Two flags

Two flags

Another photo by Felip1.

This is a composite picture of the same house two hours apart on July
first, 2007, a week ago. On the left, you see the traditional
Newfoundland Tricolor flag, the Pink, White and Green from the
nineteenth century. That flag still enjoys a huge popularity, nearly
sixty years after the two countries Newfoundland and Canada joined
together as one, and Newfoundland’s cultural personality and
international identity were largely, if officially, swallowed by
Canada’s. Many people call it the “Republican Flag” of Newfoundland and
homes throughout at least the capital city of St John’s fly it. Most
homes that fly the Tricolor would never fly the Canadian flag. On the
right, you see the Canadian national flag flying on the same house.

July First is a very special day in Newfoundland. For 30-odd years
before 1949, July First was (and still is) Memorial Day in Newfoundland,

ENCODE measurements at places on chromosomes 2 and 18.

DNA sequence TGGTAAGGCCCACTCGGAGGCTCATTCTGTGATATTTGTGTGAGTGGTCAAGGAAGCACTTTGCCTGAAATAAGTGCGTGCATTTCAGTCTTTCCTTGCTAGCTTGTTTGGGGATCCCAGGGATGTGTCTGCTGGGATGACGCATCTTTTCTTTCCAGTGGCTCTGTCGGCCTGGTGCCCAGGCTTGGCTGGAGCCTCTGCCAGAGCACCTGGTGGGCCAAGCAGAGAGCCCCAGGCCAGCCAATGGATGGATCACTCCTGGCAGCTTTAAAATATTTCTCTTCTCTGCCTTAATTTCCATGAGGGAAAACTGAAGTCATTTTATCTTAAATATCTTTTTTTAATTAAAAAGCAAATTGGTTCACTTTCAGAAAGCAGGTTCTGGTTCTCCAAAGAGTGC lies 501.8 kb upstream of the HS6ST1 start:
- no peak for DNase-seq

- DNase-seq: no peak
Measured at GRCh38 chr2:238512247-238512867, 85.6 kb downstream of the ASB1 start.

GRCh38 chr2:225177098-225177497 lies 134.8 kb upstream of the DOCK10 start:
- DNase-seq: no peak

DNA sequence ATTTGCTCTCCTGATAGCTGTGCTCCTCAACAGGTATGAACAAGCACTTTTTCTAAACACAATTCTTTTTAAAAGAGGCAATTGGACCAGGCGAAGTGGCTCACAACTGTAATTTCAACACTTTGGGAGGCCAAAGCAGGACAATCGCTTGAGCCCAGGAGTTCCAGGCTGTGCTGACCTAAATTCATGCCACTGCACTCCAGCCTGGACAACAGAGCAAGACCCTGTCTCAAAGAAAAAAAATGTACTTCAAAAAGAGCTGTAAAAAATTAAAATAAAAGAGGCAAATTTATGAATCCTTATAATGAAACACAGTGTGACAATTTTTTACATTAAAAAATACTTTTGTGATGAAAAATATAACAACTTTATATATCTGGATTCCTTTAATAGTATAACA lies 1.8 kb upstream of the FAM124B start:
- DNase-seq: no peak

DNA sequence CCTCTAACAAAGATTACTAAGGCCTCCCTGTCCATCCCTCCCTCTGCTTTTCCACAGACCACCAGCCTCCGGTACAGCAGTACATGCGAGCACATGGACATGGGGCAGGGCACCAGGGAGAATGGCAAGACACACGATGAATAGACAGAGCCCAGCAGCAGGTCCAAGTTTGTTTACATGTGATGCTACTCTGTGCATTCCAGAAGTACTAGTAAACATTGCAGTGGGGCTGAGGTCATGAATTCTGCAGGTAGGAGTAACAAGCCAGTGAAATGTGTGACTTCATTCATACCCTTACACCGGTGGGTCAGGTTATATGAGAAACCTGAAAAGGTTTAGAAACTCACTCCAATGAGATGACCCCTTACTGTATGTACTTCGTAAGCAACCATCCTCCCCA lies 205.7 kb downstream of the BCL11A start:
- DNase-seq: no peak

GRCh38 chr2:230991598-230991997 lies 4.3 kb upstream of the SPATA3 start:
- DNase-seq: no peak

a very sad day commemorating the WW1 massacre of Newfoundland troops at
Beaumont-Hamel in France. For the first thirty years of Confederation
(1949-80), Canada’s national day (“Dominion Day” then) was not a garish,
gushy affair, so there was no conflict. But for the past 25 years,
Canada has made July First into a faux-Fourth-of-July for Canadian
patriotism: parties, pancake-turnings by politicians, fireworks, flags,
etc. There is a strong cognitive dissonance among even Canada-patriotic
Newfoundlanders about these facts. Many Newfoundlanders have come to
the workaround that the forenoon is Memorial Day and the rest of the day
is Canada Day. This picture is a perfect example: the Tricolor flew on
this house until noon, when it was replaced by the Canadian flag.

Shot in my Olympus XA on Reala film and melded together, and bordered, in
Paint Shop Pro. Slightly tweaked again for colour in Picasa.

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